By Dr. Kathleen M. Sullivan
The political landscape has rattled, angered and activated many of us. The new administration, together with Congress, is seeking to repeal the Affordable Care Act, change Social Security and Medicare benefits, and create a Supreme Court that will deny women the right to self-determination and relegate LGBTQ people to second-class status. Transgender kids, in particular, are being targeted in the courts, Congress and at school. People who practice Islam are being detained and denied entry to the U.S. Latino/a residents and citizens are targeted by ICE. Black Lives Matter is perhaps more relevant now than ever before as a movement against racism, institutional violence and oppression.
Our current time is both challenging and fear inducing. There is so much going wrong that many are left to ask, “What can we as individuals and a community do to remain positive, empowered and healthy while at the same time offering positive avenues for change?” I do not pretend to have all the answers or even to know the questions to ask about the current political and social landscape. I do believe that we all have the power to take positive actions that contribute to our communities, our families and movement for equity and equality. We must first, however, take care of ourselves.
If you have flown in an airplane, you have heard, “Put your air mask on first before helping others.” I know that sometimes self-care can feel like pure selfishness, but I am here to urge you to do the things that make you fulfilled, happy and give you a sense of calm. We are all different, so what you choose as self-care will be different than what others or I may choose.
There are also a few things that relate to successful aging that I offer as suggestions. Importantly, exercise at least 30 minutes a day, which you can do all at once or in smaller periods. More and more research finds that exercise is good for your overall health and mind. Next, try to turn off or tune out for five minutes daily. Even a small dose of meditation can help us find a sense of calm in the current political and social miasma. Eat nourishing food and make sure you hydrate with water. As we age, it is especially important for us to drink enough water and to eat well. The better we care for our bodies and minds, the better able we are to help others. Taking responsibility for ourselves is also empowering. Personally, I have a greater sense of control when I plan my workouts and meals, and when I take the time to learn, grow and meditate.
One of the most insidious outcomes of our country’s heterosexist history is the isolation of LGBTQ older adults. We are far more likely to live alone than out straight counterparts. Living alone can lead to feelings of isolation, loneliness and depression. These feelings are often detrimental to our physical health as well, and are why I urge you to connect or reconnect with others. Our community has created great political and social change, and continues to do so when we work together. Billie Jean King noted in an acceptance speech a few years ago, “Nobody does anything alone.” Fortunately, there are a plethora of places to connect with others in the Bay Area—Openhouse, the San Francisco LGBT Center, AGUILAS and OLOC are just a few examples. When we connect with others, we give ourselves the chance to commiserate, activate for change and share information and stories of triumph.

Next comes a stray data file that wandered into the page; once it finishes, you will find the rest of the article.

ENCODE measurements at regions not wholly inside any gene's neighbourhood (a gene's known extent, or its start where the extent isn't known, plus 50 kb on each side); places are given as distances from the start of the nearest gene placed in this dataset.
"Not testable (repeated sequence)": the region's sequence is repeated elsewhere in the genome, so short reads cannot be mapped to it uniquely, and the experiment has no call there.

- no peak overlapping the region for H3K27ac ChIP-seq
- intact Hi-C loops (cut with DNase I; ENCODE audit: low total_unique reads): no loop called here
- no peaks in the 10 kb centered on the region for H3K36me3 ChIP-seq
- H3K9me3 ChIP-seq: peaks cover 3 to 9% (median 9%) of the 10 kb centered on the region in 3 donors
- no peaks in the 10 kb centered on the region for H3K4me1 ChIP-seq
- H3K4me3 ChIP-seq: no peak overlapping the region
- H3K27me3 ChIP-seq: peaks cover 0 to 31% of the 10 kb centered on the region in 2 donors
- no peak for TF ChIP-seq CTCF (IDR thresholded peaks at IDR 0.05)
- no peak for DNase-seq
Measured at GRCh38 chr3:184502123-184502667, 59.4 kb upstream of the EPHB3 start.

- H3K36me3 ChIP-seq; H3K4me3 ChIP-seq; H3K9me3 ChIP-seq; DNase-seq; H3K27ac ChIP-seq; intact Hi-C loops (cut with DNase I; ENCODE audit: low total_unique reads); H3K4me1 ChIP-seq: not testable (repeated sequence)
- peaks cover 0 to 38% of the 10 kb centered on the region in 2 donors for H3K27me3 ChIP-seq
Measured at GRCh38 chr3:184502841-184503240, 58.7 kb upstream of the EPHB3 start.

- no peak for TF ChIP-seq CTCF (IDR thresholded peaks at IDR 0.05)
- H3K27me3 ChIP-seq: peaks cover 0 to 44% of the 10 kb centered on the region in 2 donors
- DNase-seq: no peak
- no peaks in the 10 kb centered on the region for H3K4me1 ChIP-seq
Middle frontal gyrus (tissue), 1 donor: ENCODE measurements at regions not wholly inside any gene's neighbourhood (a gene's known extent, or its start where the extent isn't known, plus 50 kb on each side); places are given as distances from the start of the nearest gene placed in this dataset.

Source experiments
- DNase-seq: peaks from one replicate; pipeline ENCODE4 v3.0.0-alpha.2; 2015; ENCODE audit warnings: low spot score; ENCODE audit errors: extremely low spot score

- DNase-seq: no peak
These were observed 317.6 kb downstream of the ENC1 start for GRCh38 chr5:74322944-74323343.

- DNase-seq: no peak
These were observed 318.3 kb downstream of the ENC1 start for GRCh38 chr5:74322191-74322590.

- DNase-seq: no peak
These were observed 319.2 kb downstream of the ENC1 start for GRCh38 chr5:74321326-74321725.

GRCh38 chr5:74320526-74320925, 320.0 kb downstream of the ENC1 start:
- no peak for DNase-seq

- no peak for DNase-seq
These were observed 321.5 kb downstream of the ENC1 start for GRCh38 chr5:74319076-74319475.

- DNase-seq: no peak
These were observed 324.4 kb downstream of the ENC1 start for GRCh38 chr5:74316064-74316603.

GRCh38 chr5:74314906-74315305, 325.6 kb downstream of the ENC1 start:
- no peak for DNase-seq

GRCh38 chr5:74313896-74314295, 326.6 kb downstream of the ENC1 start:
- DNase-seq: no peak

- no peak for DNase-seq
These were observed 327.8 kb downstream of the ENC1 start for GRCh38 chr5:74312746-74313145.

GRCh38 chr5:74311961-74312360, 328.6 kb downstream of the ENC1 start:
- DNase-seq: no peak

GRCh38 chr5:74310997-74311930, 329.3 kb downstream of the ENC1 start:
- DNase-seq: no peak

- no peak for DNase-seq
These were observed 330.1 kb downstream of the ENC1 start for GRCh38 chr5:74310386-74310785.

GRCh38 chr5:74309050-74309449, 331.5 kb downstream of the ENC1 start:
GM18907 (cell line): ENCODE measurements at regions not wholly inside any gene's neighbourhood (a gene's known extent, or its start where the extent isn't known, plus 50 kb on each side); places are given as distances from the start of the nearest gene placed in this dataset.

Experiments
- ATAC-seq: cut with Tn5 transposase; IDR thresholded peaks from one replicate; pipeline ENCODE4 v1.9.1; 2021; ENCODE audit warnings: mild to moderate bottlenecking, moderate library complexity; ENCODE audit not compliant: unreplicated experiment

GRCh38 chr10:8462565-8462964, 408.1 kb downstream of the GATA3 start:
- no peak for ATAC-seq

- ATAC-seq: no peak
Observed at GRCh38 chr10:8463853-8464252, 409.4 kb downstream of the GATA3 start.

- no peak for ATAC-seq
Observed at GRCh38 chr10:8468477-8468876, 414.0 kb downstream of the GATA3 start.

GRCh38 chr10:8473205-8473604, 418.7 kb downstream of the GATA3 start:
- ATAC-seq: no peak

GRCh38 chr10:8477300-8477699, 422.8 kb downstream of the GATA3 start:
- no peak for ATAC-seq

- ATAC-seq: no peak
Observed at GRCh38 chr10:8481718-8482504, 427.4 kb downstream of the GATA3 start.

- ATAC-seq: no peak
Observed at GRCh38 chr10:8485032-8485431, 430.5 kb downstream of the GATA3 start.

The Black Lives Matter movement, the Women’s March on Washington and response to the President’s travel ban are all indicators that, as a nation, we are ready for new and real social and political change. We all have talents and gifts to contribute, and when we do so in concert, we create a better world for everyone.
My last suggestions to you are to get involved with a local community group, go to community meetings and become a citizen lobbyist. We can, and must, create a positive, inclusive and diverse movement for equity for and within the LGBTQ community. As bleak as the nation’s political future may feel, it is also a potentially transformative time in our nation’s history. Together we can swing the pendulum back to a more equitable, open and accepting society, and stay relevant and connected to our communities.
So take care of yourself, connect with others and get involved to create new opportunities of positive change in your community and beyond.
Dr. Kathleen M. Sullivan is a sought-after speaker and trainer on issues related to LGBTQ aging, housing, program development and cultural competency training. For more information: https://www.linkedin.com/in/sullivan-kathleen-a62a9750/
The Trump administration has deleted questions on sexual orientation and gender identity (SOGI) from the national surveys of the Department of Health and Human Services (HHS). Voluntary data collection on LGBT elders is essential for identifying unmet needs and ensuring federal allocation of resources.
Advocates fought hard to make visible the lives, concerns and needs of LGBT elders. The health and well being of the most vulnerable LGBT elders hangs in the balance. Do not let LGBT elders be erased and forgotten.
We only have until May 12, 2017, to submit requests to the HHS to restore LGBT questions to the department’s national surveys. Please submit your comment to HHS about the importance of retaining SOGI survey questions by this date. You may send written or electronic comments to email@example.com
Submit written comments to:
U.S. Department of Health and Human Services: Administration for Community Living
Washington, DC 20201
Please tell HHS to:
Restore SOGI questions to the National Survey of Older Americans Act Participants and the Annual Program Performance Report for the Centers for Independent Living.
Marcy Adelman, Ph.D.